An erotic thriller that's neither sexy nor thrilling, writes Brenda McCormick
(thriller. Starring Julianne Moore, Liam Neeson, Amanda Seyfried and Max Thieriot. Directed by Atom Egoyan. cert 16)
A remake of french thriller Nathalie, Chloe stars Amanda Seyfried as the high-class prostitute of the title. She seems to be good at her job, explaining how it requires skill to become whoever the client wants, and she tries to find something to love in every one of them.
Through a chance encounter she meets Catherine (Julianne Moore), who figures out what she does for a living and seeks her out with a proposition. Catherine, a gynaecologist, is married to David (Liam Neeson), a handsome and charming college professor.
They live, along with their teenage son, in one of the those perfect movie houses, all glass and sharp angles (to let us know, despite appearances, there's no real warmth left in their relationship). When David misses a flight home, in turn missing a 'surprise' party Catherine organised for him, she becomes suspicious.
Assuming that David is cheating, she hires Chloe to be a honey trap. She doesn't want her to seduce David, but she wants her to come onto him and see where it goes from there.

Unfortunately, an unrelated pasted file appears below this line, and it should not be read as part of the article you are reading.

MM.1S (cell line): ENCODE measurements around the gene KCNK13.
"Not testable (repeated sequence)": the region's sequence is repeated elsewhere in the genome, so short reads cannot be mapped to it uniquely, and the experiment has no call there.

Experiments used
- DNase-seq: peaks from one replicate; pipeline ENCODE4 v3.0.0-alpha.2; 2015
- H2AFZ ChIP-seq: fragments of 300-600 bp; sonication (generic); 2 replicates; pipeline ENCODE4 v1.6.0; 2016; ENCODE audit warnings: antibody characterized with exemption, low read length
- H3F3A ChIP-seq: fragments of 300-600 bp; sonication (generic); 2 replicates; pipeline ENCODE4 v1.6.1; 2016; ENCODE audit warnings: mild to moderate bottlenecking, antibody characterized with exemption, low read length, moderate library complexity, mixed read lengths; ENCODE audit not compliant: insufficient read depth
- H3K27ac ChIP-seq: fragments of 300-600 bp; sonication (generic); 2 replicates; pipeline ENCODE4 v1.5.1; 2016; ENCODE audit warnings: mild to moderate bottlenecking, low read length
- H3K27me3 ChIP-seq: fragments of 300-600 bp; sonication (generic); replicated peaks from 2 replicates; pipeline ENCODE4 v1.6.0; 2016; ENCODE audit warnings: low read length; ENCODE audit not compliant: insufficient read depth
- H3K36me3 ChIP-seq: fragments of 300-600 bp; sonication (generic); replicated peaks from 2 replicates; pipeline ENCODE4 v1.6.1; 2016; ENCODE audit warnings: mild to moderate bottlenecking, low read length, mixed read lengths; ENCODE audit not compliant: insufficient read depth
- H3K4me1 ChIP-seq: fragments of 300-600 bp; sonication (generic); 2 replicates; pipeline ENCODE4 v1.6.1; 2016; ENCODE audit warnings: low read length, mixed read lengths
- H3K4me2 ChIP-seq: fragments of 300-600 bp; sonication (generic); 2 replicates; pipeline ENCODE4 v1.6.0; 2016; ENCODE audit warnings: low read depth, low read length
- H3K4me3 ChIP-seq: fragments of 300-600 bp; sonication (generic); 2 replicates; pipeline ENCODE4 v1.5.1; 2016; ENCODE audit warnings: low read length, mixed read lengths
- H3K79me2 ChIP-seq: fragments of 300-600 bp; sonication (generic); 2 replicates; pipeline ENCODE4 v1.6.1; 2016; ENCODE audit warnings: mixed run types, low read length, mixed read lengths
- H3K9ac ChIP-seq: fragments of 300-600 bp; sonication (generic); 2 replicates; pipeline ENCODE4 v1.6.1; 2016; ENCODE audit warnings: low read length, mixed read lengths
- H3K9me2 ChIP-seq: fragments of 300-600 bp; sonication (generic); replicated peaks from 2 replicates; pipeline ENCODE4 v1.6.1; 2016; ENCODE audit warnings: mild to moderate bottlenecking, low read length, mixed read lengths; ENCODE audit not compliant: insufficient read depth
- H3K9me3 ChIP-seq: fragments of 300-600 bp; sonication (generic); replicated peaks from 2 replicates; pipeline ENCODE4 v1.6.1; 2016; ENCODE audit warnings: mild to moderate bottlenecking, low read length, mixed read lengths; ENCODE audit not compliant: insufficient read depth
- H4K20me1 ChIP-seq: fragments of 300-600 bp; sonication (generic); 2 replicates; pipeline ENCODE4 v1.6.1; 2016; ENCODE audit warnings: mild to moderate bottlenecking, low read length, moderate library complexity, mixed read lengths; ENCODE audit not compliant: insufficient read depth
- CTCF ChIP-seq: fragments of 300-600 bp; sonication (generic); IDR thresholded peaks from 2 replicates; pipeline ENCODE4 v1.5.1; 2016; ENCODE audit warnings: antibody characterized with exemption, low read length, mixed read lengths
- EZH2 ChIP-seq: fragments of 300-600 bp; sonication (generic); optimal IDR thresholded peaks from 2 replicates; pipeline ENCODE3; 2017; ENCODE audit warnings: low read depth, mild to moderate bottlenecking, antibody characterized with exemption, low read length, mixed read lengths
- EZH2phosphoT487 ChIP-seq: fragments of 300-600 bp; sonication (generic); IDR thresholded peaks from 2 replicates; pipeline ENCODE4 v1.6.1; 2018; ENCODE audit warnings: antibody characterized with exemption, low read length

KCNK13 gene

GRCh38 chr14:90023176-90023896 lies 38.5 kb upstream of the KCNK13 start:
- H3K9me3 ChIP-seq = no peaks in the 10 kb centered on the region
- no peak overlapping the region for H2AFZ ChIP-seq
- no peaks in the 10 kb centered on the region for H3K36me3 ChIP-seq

Chloe is to report back to her with news on how David responds, which she does, and while Catherine probably doesn't expect to get turned on by Chloe's tales of encounters with her husband, that's what happens.
Chloe is meant to be a sexy thriller, playing on the ideas of trust and honesty, but instead it's cold and lacking depth. Catherine is the only character that seems to be fully formed.
Chloe is obviously a damaged soul but we never learn her story, and Neeson mostly wanders around patronising his wife and being charming to waitresses and students.
As for stroppy teen Michael, the poor guy has 'plot device' stamped on his forehead.
Somewhere in here there was a good film on relationships. Catherine's despair at getting older (daft really, since Moore is still gorgeous) and her fears that her husband, improving with age, is becoming a stranger are sidelined in favour of an 'erotic' thriller that is neither all that sexy nor thrilling.
The three leads do their best with what they've been given and Seyfried will get noticed for this role, but I was left wondering why Moore and Neeson signed up for this at all. HHIII